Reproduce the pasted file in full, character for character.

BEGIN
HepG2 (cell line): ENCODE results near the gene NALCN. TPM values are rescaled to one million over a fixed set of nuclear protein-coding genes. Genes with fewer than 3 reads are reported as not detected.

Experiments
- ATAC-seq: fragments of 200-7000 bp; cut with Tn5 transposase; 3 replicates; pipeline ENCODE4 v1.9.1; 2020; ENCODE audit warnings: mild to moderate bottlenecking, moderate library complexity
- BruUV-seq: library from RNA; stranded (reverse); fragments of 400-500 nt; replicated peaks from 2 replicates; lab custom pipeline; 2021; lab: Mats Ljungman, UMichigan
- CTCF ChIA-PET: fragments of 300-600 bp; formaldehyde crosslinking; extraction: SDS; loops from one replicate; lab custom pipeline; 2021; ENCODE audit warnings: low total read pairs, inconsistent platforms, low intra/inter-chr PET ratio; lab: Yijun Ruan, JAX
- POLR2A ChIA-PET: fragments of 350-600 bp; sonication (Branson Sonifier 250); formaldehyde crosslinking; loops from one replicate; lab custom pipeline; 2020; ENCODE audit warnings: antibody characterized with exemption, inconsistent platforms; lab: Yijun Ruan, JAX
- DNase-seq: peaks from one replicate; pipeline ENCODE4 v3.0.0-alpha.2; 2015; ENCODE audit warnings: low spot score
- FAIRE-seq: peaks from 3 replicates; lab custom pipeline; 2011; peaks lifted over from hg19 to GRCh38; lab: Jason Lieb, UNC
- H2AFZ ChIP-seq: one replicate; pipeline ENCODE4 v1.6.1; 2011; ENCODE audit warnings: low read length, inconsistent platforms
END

HepG2 (cell line): ENCODE results near the gene NALCN. TPM values are rescaled to one million over a fixed set of nuclear protein-coding genes. Genes with fewer than 3 reads are reported as not detected.

Experiments
- ATAC-seq: fragments of 200-7000 bp; cut with Tn5 transposase; 3 replicates; pipeline ENCODE4 v1.9.1; 2020; ENCODE audit warnings: mild to moderate bottlenecking, moderate library complexity
- BruUV-seq: library from RNA; stranded (reverse); fragments of 400-500 nt; replicated peaks from 2 replicates; lab custom pipeline; 2021; lab: Mats Ljungman, UMichigan
- CTCF ChIA-PET: fragments of 300-600 bp; formaldehyde crosslinking; extraction: SDS; loops from one replicate; lab custom pipeline; 2021; ENCODE audit warnings: low total read pairs, inconsistent platforms, low intra/inter-chr PET ratio; lab: Yijun Ruan, JAX
- POLR2A ChIA-PET: fragments of 350-600 bp; sonication (Branson Sonifier 250); formaldehyde crosslinking; loops from one replicate; lab custom pipeline; 2020; ENCODE audit warnings: antibody characterized with exemption, inconsistent platforms; lab: Yijun Ruan, JAX
- DNase-seq: peaks from one replicate; pipeline ENCODE4 v3.0.0-alpha.2; 2015; ENCODE audit warnings: low spot score
- FAIRE-seq: peaks from 3 replicates; lab custom pipeline; 2011; peaks lifted over from hg19 to GRCh38; lab: Jason Lieb, UNC
- H2AFZ ChIP-seq: one replicate; pipeline ENCODE4 v1.6.1; 2011; ENCODE audit warnings: low read length, inconsistent platforms